Because of the failure of equilibrium methods to predict satisfactorily the -distribution of heavier elements, Gamow5 in 1946 suggested the possibility of a non-equilibrium process of nuclear construction, In 1948, Alpher, Bethe, and Gamow10 identified this non-equilibrium process with that of neutron-capture. The formulation of this theory into mathematical terms and quantitative explanations has been done  by Alpher, Gamow, and Herman12,12,13 . Extensions into astronomical processes were also carried out by these authorsl4, 15, 16, 17, 18.

Non-equilibrium cosmogony begins with the sudden appearance of a mass of energy at a temperature of the order of 1010o K. At this point the mass was almost pure radiation. As cooling took place, conversion into material mass in the form of neutrons occurred. when the temperature dropped to 109o K, which was reached in a span of several minutes, and the density of radiation to a value of about 1 g/cm3

4 Chandrasekhar and L. Heinrich, Astro S J. 95, 288 (1942)
5G. Gamow, P s. Rev. 70, 572 (19467) - EWS
611aein, Beskow, and Treffenberg, Arkiv. f. Mat., Astron. och Fysik 33B, 1 (1946); Beskow and Treffenberg, ibid. 34A.9 13 ( 947)_ 7G.
7 G. B. van Albada, Bull. of the Astron. Inst. of Netherlands 10, 161 (1946)
8F. Hoyle, Monthly Notices 106 343 (1947)
9 D. ter Haar, Am. J. Phys. 17, 282 (1949)
10  R. Alpher, H. Bejhe, and G. Gamow, Phys. Rev. 73,803 (1948)
11R.Alphor, Phys. Rev.. 74, 1577 (1948).
12R. Alphor, and R. Herman, Phys. Rev. 74, 1737 (1948)
13R. Alpher, R. Herman, and G. Gamow, Phys. Rev. 75, 332 (1949)
14G. Gamow, Phys.. Rev. 74, 505 (1948)
15R.Alpher, and R. Herman, Phys, Rev. 75, 1333 (1949)
16R. Alper, and R. Herman, Phys. Rev. 75, 1089 (1949).
17G. Gamow, Nature 162, 680 (1948)
18 R. Alpher and R. Herman, Phys, Rev. 75, 1089 (1949)

the first reaction began to take place, namely, that of capture of a neutron by a proton to form deuterium. The proton made its appearance by beta-radiation from a neutron. This process of beta radiation from a neutron occurs not only at extremely high temperatures but also at much lower temperatures when neutrons are overabundant in a nucleus.

In general, the lower-weight nuclei have small neutron-capture cross sections and relatively small proportions are hit by neutrons to be transformed into higher weight nuclei. The result is that each element is much scarcer than the one next lower in weight. At atomic weights around 100, these cross sections increase at such a rate with increase in atomic weight that relatively large portions of existing nuclei are transformed into higher ones. By assigning suitable conditions it is possible to work out a theoretical distribution that fits the actual quite accurately over the range of known elements.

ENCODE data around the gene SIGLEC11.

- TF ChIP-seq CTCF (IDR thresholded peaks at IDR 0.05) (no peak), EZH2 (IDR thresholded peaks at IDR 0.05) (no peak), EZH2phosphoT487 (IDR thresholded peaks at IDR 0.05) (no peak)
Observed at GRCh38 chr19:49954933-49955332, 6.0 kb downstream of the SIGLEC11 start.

Calculations show this process to have occurred in a span of time 103 to 104 seconds long, by which time radioactivity of the neutron brought the process to negligible importance. During this period, and for a considerable time afterward, radiation mass was predominant and radiation pressure caused a very rapid expansion. In fact, it was not until a time of 107 years had elapsed that one-half of it had been transformed into matter. This process was probably similar to the formation of mesons today in the form of cosmic rays. At the time matter constituted one-half the total mass, the cosmogonical processes were influenced primarily by material mass. It was then possible for gravitational effects to operate in accordance with Jeans'
law19. At a critical density and temperature, a mass of gas of a given diameter, or larger, began to break away from the surrounding gas and contracted into an astronomical body. This step could well be started by a statistical fluctuation in density
within the bidy of gas. Details of this process have been worked out by Spitzer20 and Whipple21. It is quite possible that dark nebulae represents such a process occurring at present, That this time of equality of radiation and matter density was the time of-condensation into galaxies is suggested by the fact that when that point was reached, the universe went over into free expansion, and condensation would have become increasingly difficult after that16.